“I just can’t keep it / can’t keep it in / I gotta let it out.
Gotta tell the world / world’s gotta see / see all the love / love that’s in me.”
(Cat Stevens for those of you who didn’t grow up with hippie parents)
Yes, I’m in love again. I’ve found my soul mate cookbook, Good to the Grain by Kim Boyce. All this time I’d been reading Cook’s Illustrated wishing some of these damned food freaks would turn their attention to whole grains for even a minute. Sans the supposedly “healthy” omission of fat that seems to accompany all other whole grain recipes, please! This saintly woman, fancy chef extraordinaire turned mama, has finally done it. And was it the having of the babies that turned her towards revolution? It was, my friends!
The layout itself was enough to get me juicy, the first leaf through nearly did me in. But even on the closer inspection I found that yes, in fact, I really did want to make every single recipe. Just a stunning collection of delicious ideas.
And, oh, how about drop dead gorgeous photos throughout?
In the past couple of weeks since I got the book I have probably browsed it for sheer pleasure at least a dozen times.
I was actually a little hesitant to start baking out of it. Because, well for one thing, it’s still hot as hell here and I’m not too thrilled about turning the oven on. But for another, I was scared that it was all a typically chefy pretty-food facade.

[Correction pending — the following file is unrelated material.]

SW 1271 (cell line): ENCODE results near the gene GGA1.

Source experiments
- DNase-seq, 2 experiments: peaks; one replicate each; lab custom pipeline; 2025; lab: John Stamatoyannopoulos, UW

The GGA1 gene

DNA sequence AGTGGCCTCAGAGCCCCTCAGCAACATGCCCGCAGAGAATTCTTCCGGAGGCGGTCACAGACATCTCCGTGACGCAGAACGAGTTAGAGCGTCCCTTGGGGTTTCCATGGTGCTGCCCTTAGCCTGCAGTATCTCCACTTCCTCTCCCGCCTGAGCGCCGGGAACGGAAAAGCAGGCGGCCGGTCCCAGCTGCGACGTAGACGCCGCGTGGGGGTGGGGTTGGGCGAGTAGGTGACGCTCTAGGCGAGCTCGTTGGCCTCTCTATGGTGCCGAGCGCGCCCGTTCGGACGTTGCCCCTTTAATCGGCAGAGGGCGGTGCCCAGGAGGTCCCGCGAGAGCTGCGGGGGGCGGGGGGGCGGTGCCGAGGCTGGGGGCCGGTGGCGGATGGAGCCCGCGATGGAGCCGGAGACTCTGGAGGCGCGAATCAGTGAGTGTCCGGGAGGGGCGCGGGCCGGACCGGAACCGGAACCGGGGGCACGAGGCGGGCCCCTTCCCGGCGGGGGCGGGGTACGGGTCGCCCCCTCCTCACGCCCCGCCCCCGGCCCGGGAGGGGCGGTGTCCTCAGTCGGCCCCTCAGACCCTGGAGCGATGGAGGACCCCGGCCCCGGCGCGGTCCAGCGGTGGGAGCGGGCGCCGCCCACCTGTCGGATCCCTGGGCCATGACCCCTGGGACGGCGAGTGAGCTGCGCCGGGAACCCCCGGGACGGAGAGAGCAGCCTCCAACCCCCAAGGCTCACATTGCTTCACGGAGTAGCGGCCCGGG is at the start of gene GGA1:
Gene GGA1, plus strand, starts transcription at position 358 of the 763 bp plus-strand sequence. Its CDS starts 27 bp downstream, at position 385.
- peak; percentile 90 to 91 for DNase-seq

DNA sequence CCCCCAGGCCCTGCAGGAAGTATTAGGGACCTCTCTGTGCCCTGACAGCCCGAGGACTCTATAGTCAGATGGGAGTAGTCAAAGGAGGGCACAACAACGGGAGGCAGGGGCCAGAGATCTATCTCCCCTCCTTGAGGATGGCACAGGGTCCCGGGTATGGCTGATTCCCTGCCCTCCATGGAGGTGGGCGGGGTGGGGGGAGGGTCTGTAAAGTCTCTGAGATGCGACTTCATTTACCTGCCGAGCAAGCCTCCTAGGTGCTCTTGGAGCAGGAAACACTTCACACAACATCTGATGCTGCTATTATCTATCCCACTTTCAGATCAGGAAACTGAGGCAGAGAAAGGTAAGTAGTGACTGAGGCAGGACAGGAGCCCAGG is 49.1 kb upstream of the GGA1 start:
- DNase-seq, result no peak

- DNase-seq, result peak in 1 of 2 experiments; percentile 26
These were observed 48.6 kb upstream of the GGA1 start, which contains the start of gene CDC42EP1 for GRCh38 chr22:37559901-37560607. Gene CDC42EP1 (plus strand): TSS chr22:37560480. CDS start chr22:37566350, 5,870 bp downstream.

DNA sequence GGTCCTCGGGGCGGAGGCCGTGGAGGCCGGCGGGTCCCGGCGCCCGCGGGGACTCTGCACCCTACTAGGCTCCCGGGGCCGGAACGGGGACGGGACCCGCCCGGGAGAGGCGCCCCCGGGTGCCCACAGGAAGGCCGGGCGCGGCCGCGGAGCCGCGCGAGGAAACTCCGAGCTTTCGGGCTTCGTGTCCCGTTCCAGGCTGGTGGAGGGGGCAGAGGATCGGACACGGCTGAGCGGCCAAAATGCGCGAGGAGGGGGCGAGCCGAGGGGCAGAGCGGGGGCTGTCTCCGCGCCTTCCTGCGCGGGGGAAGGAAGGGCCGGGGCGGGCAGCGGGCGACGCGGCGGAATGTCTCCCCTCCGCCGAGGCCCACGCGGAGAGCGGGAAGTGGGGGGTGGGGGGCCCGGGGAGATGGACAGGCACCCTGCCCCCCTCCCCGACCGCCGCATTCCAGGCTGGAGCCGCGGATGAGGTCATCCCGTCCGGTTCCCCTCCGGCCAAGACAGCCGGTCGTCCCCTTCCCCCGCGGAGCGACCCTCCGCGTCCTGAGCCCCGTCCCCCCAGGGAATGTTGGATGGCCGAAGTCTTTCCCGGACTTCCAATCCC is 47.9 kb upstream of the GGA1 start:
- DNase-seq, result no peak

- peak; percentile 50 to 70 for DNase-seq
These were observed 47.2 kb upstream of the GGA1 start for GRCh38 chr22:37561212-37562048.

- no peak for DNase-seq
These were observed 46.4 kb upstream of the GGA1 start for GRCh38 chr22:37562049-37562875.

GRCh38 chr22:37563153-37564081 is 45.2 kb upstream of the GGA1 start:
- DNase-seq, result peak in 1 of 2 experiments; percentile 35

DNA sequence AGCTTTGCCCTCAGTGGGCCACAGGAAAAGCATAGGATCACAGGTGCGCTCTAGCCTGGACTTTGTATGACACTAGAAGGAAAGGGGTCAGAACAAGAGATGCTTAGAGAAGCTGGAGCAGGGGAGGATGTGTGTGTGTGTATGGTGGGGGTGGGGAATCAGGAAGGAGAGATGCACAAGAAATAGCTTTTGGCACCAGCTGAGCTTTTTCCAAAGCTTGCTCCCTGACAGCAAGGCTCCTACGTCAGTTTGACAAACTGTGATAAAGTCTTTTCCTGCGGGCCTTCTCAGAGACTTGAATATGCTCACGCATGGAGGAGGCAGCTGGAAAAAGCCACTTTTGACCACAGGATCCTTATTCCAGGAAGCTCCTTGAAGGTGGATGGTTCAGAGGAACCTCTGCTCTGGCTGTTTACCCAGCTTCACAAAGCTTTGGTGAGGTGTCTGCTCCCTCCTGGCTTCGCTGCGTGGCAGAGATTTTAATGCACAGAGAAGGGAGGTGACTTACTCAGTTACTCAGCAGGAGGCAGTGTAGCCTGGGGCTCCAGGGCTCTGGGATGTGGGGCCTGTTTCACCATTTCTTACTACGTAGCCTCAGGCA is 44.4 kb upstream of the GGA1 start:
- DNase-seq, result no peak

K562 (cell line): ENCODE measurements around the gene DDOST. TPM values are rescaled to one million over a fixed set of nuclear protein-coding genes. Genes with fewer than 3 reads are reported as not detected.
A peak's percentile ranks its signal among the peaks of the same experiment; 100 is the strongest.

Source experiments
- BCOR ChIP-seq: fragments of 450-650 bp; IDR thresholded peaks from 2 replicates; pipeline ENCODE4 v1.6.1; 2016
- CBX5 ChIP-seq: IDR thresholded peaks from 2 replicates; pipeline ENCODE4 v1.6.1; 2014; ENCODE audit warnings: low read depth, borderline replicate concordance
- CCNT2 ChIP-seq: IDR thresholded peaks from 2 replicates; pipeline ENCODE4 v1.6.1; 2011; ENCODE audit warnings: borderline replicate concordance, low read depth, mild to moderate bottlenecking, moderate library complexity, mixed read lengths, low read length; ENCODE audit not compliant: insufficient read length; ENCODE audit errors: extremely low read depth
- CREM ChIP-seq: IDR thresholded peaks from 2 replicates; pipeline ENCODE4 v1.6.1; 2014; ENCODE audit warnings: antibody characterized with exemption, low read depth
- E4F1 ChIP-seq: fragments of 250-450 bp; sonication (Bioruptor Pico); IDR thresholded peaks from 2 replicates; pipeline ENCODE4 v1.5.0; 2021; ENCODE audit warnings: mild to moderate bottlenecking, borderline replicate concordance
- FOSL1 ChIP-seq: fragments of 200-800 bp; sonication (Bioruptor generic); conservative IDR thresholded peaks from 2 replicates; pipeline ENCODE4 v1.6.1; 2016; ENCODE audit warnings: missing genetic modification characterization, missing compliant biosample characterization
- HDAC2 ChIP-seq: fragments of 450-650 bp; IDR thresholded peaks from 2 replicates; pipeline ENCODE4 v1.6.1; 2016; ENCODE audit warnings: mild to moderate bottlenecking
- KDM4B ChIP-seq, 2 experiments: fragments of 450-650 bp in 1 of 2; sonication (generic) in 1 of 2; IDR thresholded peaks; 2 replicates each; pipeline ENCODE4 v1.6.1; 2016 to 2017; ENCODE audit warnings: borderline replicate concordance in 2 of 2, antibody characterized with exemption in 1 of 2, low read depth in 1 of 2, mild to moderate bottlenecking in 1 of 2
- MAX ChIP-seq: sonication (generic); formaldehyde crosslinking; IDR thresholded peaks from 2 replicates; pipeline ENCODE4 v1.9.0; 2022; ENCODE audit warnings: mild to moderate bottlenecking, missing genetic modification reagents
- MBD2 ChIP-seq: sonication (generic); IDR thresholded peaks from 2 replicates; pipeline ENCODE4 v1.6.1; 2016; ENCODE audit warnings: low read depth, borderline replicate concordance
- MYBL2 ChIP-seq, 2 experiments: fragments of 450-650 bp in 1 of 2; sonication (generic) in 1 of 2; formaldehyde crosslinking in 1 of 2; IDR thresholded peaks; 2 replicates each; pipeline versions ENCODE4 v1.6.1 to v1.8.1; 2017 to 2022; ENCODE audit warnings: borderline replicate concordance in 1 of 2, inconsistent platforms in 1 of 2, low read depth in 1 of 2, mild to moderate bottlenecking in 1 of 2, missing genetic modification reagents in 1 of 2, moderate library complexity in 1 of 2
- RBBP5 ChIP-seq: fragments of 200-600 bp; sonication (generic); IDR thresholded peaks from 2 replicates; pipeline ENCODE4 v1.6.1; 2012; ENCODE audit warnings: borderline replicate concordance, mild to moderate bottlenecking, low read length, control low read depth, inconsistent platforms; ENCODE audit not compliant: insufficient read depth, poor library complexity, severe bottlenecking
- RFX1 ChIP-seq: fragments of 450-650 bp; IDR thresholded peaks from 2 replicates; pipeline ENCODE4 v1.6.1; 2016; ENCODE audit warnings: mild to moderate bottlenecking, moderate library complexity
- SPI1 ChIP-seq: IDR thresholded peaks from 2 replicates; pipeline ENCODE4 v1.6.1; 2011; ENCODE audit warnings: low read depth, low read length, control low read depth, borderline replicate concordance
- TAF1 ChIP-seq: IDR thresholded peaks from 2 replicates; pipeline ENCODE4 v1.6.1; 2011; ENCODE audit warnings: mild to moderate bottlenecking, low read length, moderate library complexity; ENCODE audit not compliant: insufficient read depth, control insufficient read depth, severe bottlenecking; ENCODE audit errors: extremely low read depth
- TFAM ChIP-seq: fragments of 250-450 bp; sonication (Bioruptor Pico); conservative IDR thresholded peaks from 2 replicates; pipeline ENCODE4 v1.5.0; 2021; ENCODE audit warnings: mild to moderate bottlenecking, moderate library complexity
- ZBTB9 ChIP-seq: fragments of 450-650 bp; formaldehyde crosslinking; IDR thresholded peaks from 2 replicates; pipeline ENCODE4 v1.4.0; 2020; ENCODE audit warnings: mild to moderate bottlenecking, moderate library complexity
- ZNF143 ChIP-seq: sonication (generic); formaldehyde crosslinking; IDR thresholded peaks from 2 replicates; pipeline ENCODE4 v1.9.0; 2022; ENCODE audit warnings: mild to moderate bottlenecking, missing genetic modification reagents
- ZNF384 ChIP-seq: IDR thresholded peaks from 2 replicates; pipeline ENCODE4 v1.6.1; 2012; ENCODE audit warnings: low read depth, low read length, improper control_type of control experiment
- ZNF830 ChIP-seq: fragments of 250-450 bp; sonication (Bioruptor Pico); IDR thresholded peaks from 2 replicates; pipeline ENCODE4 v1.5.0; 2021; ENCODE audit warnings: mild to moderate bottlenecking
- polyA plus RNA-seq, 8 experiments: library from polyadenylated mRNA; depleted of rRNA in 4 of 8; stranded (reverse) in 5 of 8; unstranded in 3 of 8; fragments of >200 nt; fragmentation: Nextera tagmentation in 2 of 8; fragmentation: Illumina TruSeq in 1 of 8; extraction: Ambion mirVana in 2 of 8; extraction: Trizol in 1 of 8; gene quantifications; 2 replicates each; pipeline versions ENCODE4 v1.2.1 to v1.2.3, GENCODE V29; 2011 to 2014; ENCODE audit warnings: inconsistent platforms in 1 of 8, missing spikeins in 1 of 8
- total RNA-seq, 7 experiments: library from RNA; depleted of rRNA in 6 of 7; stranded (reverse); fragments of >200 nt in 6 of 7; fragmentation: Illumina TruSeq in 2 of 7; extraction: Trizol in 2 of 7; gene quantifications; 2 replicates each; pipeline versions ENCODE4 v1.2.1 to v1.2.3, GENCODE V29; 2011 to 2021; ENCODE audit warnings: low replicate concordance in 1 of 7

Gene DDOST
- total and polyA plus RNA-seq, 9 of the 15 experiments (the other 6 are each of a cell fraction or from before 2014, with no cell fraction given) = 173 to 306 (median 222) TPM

And was it? Oh no. I have made 8 of her recipes already (you know how I am) and only one was not that good. The other ranged from pretty great to blowing my socks off.
I am a pretty experienced whole wheat baker. But I love the way she’s stretching my ideas to include other grains. My kitchen now sports such a collection of flours that when my MIL visited a few days ago she said (affectionately), “Spelt flour? Oat flour? Barley flour? Buckwheat flour? Now you’re just showing off.”
I have yet to really taste the grains’ particularity in the recipes, but who cares. I’m crankin’ out some fabulous fare, with 1/2, 2/3 and some 100% whole grain flour. If only this didn’t mean consuming an entire cube of butter every other day…